Monday, August 13, 2007


Last weekend, I spent part of my Sunday afternoon at the Al Hirschfeld Theater to see the new Kander and Ebb Broadway Musical called “CURTAINS” starring this year’s Tony Award Winner for Best Leading Actor in a Musical, DAVID HYDE PIERCE. Unlike "Spring Awakening," it was a big, old-fashioned show with great musical/dance numbers and some slapstick..and I loved it, even though I didn't care much for the music. Very entertaining. CURTAINS is set in 1959 in Boston at a pre-Broadway tryout of a new musical where it's literally 'curtains' for the leading lady who dies mysteriously onstage during the applause at the end of the show. The entire company are suspects and each has a motive, to be sorted out by a local detective (PIERCE), who is a fervent musical theatre fan. He allows the company to continue rehearsing while he conducts his murder investigation.

From the New York Times (Ben Brantley):

As befits a musical about a musical, “Curtains” — the talent-packed, thrill-starved production that opened last night at the Al Hirschfeld Theater — features an assortment of upbeat anthems to this business we call show. But the number that best captures the essence of the latest (and, sad to say, one of the last) of the collaborations from the songwriting team of John Kander and Fred Ebb is a low-key ballad called “Coffee Shop Nights.”

The song is performed, most engagingly, by David Hyde Pierce, who (this is the good news) steps into full-fledged Broadway stardom with his performance here. Mr. Hyde Pierce, playing Frank Cioffi, a Boston police detective investigating a murder within a doom-shadowed musical-comedy company in 1959, is describing the limited pleasures of being an unmarried cop.

“It’s a perfectly fine life,” he sings, with feeble conviction. “I’d give it” — and here he pauses, for a moment of honest self-assessment — “two cheers.” That’s more or less the feeling inspired by “Curtains.” I sincerely wish I could say otherwise.

The long road to Broadway for “Curtains” has been nearly as fraught as that of “Robbin’ Hood,” the show-within-the-show that keeps losing cast and crew members to untimely ends during an out-of-town tryout in Boston. Its original book writer, Peter Stone, died in 2003, and Mr. Ebb, the lyricist, died in 2004. Enter Rupert Holmes, the writer and composer of the Tony-winning “Mystery of Edwin Drood,” who is now credited with the script and (along with Mr. Kander) additional lyrics for “Curtains.”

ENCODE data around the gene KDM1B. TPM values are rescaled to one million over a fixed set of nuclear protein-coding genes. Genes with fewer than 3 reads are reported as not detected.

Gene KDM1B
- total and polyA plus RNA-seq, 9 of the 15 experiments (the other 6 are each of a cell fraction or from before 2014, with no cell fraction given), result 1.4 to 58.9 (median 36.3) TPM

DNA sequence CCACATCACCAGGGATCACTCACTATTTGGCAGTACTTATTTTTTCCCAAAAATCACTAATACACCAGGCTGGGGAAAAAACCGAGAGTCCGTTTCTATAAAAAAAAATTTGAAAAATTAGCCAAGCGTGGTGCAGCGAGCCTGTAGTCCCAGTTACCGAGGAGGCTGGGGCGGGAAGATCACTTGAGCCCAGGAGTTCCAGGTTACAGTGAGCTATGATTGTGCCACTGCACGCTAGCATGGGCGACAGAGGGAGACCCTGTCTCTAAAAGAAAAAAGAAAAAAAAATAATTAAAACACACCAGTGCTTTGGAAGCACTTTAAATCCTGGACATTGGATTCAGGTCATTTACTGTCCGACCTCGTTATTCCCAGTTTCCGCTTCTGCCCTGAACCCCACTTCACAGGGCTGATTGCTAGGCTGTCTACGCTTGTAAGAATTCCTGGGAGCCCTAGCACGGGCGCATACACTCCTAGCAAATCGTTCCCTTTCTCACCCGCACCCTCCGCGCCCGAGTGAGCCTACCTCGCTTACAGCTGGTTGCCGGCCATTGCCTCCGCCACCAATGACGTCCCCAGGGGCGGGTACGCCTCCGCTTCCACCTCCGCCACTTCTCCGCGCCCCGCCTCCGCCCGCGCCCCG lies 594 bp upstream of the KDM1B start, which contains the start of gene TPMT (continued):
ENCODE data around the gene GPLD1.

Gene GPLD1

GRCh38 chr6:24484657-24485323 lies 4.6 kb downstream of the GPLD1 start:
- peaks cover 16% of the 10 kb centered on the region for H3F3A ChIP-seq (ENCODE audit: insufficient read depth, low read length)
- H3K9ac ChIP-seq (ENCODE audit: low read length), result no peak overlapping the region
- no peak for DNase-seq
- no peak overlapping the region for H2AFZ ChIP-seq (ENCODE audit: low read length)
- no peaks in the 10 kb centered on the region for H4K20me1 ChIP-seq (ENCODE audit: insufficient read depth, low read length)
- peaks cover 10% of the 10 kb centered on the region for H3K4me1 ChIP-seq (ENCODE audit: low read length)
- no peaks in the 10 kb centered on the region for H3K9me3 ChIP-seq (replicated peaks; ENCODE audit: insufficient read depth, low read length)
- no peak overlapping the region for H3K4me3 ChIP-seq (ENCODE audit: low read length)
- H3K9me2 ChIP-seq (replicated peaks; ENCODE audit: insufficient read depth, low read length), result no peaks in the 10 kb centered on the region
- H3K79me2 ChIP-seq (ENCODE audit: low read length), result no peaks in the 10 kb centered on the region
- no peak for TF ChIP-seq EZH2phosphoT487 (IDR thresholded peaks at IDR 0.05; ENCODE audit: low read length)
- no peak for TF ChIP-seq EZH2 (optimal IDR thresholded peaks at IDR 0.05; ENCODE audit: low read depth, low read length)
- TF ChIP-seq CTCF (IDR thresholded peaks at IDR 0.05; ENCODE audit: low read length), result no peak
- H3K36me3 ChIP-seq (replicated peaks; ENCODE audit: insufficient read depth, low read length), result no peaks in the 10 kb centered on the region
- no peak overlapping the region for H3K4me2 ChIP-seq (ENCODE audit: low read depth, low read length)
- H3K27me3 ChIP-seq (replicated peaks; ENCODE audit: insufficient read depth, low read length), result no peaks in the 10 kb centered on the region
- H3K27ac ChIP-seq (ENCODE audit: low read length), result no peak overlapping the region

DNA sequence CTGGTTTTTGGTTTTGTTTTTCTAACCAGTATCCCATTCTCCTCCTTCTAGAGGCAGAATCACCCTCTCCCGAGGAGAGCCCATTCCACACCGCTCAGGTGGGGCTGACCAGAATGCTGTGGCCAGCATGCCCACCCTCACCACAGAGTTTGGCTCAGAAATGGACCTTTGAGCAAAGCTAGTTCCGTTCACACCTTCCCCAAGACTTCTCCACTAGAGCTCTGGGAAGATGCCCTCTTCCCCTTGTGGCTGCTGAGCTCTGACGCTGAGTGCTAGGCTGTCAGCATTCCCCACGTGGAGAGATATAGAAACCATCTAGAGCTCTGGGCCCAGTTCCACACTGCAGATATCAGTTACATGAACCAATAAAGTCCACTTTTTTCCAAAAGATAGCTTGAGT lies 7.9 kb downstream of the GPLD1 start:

Perhaps this switching of creative horses accounts for the enervation that seems to underlie the lavish expenditure of energy by a top-of-the line cast that includes Debra Monk, Karen Ziemba and Jason Danieley. Brightly packaged, with “Kiss Me, Kate”-style sets by Anna Louizos and costumes to match by the industrious William Ivey Long, “Curtains” lies on the stage like a promisingly gaudy string of firecrackers, waiting in vain for that vital, necessary spark to set it off.

A musical that doesn’t make sardonic reference to the history of musicals is a rarity in the age of “The Producers,” “Spamalot” and “The Drowsy Chaperone.” In relating the troubled backstage back story of “a new musical of the old West,” “Curtains” includes plenty of jokey visual and aural allusions to hits like “Oklahoma!,” “Annie Get Your Gun” and “42nd Street,” as well as to lesser-known curiosities like the singing version of “Destry Rides Again.”

But unlike “The Producers,” which ends its long New York run next month, “Curtains,” directed with a soft hand by Scott Ellis, fails to convey a passionate and bone-deep understanding of the shows it satirizes. (Rob Ashford’s lewd, crotch-centered choreography for the “Robbin’ Hood” sequences would have repulsed audiences of 1959.) What it really brings to mind is less vintage Broadway than vintage prime time.

As Lieutenant Cioffi lines up and quarantines the usual showbiz suspects after the production’s untalented leading lady is murdered on opening night, “Curtains” starts to feel like a theater-themed episode of “Murder She Wrote” or “Columbo,” caught in reruns on a sleepless night.

Like such television fare, “Curtains” features a charmingly homey detective, an improbable and convoluted plot and the mossy but glamorous archetypes you expect of an in-the-wings story: whip-cracking producer, demanding diva, effete director, suspiciously sweet understudy and the stage manager who knows too much. These elements are all presented with, at most, a quarter-turn of the screw of the conventional.

There’s something soothing, even soporific, about such unaggressive predictability. But I’m assuming — and maybe I’m wrong — that you don’t go to Broadway for lullabies.

It’s not as if the creative team doesn’t try hard to perk things up. The script fires out a tireless fusillade of jokes, in the apparent hope that a few of them are bound to hit their targets. Many fall to the ever-professional Ms. Monk, as Carmen Bernstein, a tough, battle-scarred producer.

“Sidney, I guess the reason you’re such a lowlife is because they built you so close to the ground,” Carmen says to her husband and business partner (Ernie Sabella). And there is much milking of the double entendres afforded by a murder in the plot: “Normally, I’d say over my dead body, but I don’t want to give anybody ideas.” Or: “Sweetie, the only thing you could arouse is suspicion.”

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